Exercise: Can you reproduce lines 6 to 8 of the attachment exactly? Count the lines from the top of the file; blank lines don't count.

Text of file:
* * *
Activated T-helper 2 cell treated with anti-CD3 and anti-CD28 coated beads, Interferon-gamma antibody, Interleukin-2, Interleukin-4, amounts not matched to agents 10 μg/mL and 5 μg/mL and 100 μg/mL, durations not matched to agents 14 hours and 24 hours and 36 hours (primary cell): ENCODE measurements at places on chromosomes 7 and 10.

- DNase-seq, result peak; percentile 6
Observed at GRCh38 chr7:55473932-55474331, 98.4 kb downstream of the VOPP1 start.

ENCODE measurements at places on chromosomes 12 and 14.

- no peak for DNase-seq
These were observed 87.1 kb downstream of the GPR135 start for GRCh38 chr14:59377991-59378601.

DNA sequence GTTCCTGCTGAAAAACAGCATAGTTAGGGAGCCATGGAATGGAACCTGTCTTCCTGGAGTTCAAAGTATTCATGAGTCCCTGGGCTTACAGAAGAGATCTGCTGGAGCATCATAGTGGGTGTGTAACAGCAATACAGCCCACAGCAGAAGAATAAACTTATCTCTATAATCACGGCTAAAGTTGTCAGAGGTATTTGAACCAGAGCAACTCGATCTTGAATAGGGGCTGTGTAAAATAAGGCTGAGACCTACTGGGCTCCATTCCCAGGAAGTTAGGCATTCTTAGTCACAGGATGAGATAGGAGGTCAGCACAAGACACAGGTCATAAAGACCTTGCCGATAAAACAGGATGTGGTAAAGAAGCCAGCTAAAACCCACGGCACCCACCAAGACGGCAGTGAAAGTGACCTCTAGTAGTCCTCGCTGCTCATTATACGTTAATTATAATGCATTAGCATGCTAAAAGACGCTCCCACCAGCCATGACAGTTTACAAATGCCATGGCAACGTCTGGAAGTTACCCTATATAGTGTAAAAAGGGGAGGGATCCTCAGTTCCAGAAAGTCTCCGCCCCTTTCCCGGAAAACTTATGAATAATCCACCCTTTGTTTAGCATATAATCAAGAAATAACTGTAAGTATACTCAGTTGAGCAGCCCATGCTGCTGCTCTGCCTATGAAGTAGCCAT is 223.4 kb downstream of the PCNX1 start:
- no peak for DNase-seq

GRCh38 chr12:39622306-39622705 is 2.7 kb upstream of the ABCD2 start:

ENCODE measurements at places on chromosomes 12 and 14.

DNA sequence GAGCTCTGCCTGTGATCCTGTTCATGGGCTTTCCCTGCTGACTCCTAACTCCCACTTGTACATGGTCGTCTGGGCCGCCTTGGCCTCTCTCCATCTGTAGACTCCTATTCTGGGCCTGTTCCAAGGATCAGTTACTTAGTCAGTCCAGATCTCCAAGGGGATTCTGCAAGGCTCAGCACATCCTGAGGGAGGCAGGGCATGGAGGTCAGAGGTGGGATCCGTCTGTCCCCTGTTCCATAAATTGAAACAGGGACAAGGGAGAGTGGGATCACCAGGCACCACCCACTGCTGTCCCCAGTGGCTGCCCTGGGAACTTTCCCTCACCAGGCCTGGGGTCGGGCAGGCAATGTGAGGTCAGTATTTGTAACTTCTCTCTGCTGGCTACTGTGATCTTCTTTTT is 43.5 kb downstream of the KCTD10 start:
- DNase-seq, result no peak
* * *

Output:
These were observed 87.1 kb downstream of the GPR135 start for GRCh38 chr14:59377991-59378601.

DNA sequence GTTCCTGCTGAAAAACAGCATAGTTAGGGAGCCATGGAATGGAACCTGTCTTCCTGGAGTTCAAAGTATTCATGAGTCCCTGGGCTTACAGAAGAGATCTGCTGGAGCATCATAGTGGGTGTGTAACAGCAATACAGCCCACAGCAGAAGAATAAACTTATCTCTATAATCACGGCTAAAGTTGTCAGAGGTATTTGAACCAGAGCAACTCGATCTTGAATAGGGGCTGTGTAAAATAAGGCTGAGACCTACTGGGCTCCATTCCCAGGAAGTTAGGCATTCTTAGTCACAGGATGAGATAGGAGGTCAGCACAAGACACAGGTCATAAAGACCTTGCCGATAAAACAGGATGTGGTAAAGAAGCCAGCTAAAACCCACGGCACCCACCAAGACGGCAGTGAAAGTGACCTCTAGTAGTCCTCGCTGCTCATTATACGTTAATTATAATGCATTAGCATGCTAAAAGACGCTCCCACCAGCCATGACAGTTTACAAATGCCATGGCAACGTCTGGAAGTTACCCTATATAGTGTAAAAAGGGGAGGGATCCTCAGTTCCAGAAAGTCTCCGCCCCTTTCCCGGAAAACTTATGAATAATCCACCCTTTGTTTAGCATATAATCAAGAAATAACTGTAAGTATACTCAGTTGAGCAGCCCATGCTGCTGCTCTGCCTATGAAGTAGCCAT is 223.4 kb downstream of the PCNX1 start:
- no peak for DNase-seq